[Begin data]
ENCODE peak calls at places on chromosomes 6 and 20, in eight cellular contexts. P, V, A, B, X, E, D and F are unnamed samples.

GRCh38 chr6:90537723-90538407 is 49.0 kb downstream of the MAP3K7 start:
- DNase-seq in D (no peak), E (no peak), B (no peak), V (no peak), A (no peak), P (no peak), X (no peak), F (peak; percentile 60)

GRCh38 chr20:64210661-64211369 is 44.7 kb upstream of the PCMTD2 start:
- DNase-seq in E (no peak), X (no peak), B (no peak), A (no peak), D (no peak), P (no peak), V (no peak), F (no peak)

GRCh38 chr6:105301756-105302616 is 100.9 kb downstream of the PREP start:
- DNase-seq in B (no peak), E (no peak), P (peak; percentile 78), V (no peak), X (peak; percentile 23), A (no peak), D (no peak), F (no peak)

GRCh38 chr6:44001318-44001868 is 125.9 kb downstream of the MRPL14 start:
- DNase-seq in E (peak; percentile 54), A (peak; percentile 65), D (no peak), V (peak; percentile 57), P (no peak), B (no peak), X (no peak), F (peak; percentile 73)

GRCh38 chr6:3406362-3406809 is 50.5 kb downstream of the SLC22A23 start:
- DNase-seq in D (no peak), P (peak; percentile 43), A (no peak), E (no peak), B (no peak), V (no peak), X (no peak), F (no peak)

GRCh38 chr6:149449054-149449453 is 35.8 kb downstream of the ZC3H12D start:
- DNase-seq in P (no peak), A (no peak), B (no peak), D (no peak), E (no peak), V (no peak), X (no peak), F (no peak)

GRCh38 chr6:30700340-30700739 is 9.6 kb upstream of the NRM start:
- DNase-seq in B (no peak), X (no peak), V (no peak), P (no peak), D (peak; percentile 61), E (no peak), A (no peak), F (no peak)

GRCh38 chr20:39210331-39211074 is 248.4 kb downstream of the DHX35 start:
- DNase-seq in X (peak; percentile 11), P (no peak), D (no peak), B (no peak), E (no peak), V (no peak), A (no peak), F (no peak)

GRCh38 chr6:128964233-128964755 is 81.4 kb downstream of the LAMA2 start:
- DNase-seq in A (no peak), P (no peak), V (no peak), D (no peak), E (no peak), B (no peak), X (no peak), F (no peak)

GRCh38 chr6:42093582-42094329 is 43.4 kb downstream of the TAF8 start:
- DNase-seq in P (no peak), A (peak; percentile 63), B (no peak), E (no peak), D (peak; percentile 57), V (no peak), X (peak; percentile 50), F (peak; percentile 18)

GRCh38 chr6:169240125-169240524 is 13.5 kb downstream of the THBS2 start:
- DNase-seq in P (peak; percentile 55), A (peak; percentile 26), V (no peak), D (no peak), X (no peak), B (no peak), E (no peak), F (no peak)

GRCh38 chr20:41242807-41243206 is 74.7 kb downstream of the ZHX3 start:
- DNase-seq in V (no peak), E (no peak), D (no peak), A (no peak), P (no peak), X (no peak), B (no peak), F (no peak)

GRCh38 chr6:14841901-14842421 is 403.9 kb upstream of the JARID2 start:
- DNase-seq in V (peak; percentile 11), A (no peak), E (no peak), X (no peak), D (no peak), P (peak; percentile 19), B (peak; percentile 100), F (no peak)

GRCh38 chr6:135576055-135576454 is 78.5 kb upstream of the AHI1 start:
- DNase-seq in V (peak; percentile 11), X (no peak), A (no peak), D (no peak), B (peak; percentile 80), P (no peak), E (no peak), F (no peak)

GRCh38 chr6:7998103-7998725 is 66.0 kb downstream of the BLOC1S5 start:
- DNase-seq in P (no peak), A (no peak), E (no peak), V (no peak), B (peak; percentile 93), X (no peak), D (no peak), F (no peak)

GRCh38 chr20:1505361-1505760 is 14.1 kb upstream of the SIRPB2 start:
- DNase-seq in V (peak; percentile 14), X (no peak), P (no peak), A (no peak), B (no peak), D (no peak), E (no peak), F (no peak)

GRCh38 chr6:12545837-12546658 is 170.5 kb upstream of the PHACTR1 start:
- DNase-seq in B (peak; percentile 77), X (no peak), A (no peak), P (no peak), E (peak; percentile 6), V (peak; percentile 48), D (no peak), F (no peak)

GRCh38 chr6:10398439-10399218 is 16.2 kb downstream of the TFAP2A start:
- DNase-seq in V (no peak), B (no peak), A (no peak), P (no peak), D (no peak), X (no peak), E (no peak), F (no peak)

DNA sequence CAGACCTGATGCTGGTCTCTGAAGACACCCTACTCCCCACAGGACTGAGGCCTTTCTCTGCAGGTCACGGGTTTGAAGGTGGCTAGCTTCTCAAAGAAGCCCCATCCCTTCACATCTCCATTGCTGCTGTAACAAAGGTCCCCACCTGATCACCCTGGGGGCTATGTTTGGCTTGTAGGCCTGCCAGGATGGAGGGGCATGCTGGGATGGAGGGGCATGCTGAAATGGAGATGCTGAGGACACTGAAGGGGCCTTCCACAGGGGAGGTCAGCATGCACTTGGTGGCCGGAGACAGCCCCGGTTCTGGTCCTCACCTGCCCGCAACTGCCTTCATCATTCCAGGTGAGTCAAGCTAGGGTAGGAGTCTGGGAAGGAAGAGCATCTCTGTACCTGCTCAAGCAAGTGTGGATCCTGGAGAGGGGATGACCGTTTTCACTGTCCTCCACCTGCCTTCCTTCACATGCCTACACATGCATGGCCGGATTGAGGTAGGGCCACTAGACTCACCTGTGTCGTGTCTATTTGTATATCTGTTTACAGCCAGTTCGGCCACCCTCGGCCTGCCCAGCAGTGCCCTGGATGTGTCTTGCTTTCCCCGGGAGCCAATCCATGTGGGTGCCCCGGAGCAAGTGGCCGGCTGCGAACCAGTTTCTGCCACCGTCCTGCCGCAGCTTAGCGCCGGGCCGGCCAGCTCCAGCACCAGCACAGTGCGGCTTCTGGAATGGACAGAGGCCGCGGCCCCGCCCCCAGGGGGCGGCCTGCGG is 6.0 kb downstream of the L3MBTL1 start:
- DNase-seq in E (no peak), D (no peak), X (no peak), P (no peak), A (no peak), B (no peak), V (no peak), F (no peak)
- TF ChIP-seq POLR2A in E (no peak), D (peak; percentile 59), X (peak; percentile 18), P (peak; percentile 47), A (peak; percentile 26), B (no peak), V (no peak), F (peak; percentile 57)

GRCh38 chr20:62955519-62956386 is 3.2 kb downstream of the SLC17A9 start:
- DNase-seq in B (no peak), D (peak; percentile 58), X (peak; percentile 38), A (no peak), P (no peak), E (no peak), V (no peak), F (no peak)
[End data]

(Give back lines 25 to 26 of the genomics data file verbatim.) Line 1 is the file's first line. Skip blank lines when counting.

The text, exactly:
- DNase-seq in V (no peak), E (no peak), D (no peak), A (no peak), P (no peak), X (no peak), B (no peak), F (no peak)

GRCh38 chr6:14841901-14842421 is 403.9 kb upstream of the JARID2 start: